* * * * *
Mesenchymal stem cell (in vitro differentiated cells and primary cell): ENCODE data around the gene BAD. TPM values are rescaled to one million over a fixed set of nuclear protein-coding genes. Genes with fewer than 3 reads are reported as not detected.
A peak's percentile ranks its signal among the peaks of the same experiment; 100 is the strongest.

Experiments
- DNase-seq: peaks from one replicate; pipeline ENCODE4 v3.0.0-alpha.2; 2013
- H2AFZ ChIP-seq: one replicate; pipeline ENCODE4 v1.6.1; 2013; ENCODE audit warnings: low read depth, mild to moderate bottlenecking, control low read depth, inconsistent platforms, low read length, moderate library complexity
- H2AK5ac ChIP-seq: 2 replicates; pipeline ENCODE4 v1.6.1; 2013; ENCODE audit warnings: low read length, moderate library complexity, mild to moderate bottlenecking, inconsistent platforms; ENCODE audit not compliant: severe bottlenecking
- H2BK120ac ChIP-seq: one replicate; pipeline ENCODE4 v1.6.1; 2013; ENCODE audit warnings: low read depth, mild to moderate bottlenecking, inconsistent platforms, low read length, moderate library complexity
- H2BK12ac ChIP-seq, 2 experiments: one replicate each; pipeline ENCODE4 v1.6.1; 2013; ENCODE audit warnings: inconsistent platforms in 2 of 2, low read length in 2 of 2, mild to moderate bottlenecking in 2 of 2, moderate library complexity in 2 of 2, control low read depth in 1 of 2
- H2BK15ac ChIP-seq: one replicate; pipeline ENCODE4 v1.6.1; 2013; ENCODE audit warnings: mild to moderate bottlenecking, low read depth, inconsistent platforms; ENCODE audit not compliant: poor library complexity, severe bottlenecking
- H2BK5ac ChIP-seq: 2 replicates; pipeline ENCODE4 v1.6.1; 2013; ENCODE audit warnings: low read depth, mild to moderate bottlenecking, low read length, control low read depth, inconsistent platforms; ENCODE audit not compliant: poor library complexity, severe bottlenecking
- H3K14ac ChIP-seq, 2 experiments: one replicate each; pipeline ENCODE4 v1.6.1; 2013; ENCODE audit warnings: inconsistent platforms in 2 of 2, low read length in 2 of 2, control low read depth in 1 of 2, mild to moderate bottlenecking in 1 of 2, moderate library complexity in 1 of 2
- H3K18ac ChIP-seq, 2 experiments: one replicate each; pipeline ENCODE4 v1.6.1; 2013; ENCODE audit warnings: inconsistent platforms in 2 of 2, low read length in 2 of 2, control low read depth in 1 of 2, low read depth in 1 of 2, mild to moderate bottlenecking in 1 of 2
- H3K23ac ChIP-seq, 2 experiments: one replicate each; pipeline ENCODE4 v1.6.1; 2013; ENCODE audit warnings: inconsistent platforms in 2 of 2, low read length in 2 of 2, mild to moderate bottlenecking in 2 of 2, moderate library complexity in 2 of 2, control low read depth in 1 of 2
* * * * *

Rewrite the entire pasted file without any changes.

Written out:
Mesenchymal stem cell (in vitro differentiated cells and primary cell): ENCODE data around the gene BAD. TPM values are rescaled to one million over a fixed set of nuclear protein-coding genes. Genes with fewer than 3 reads are reported as not detected.
A peak's percentile ranks its signal among the peaks of the same experiment; 100 is the strongest.

Experiments
- DNase-seq: peaks from one replicate; pipeline ENCODE4 v3.0.0-alpha.2; 2013
- H2AFZ ChIP-seq: one replicate; pipeline ENCODE4 v1.6.1; 2013; ENCODE audit warnings: low read depth, mild to moderate bottlenecking, control low read depth, inconsistent platforms, low read length, moderate library complexity
- H2AK5ac ChIP-seq: 2 replicates; pipeline ENCODE4 v1.6.1; 2013; ENCODE audit warnings: low read length, moderate library complexity, mild to moderate bottlenecking, inconsistent platforms; ENCODE audit not compliant: severe bottlenecking
- H2BK120ac ChIP-seq: one replicate; pipeline ENCODE4 v1.6.1; 2013; ENCODE audit warnings: low read depth, mild to moderate bottlenecking, inconsistent platforms, low read length, moderate library complexity
- H2BK12ac ChIP-seq, 2 experiments: one replicate each; pipeline ENCODE4 v1.6.1; 2013; ENCODE audit warnings: inconsistent platforms in 2 of 2, low read length in 2 of 2, mild to moderate bottlenecking in 2 of 2, moderate library complexity in 2 of 2, control low read depth in 1 of 2
- H2BK15ac ChIP-seq: one replicate; pipeline ENCODE4 v1.6.1; 2013; ENCODE audit warnings: mild to moderate bottlenecking, low read depth, inconsistent platforms; ENCODE audit not compliant: poor library complexity, severe bottlenecking
- H2BK5ac ChIP-seq: 2 replicates; pipeline ENCODE4 v1.6.1; 2013; ENCODE audit warnings: low read depth, mild to moderate bottlenecking, low read length, control low read depth, inconsistent platforms; ENCODE audit not compliant: poor library complexity, severe bottlenecking
- H3K14ac ChIP-seq, 2 experiments: one replicate each; pipeline ENCODE4 v1.6.1; 2013; ENCODE audit warnings: inconsistent platforms in 2 of 2, low read length in 2 of 2, control low read depth in 1 of 2, mild to moderate bottlenecking in 1 of 2, moderate library complexity in 1 of 2
- H3K18ac ChIP-seq, 2 experiments: one replicate each; pipeline ENCODE4 v1.6.1; 2013; ENCODE audit warnings: inconsistent platforms in 2 of 2, low read length in 2 of 2, control low read depth in 1 of 2, low read depth in 1 of 2, mild to moderate bottlenecking in 1 of 2
- H3K23ac ChIP-seq, 2 experiments: one replicate each; pipeline ENCODE4 v1.6.1; 2013; ENCODE audit warnings: inconsistent platforms in 2 of 2, low read length in 2 of 2, mild to moderate bottlenecking in 2 of 2, moderate library complexity in 2 of 2, control low read depth in 1 of 2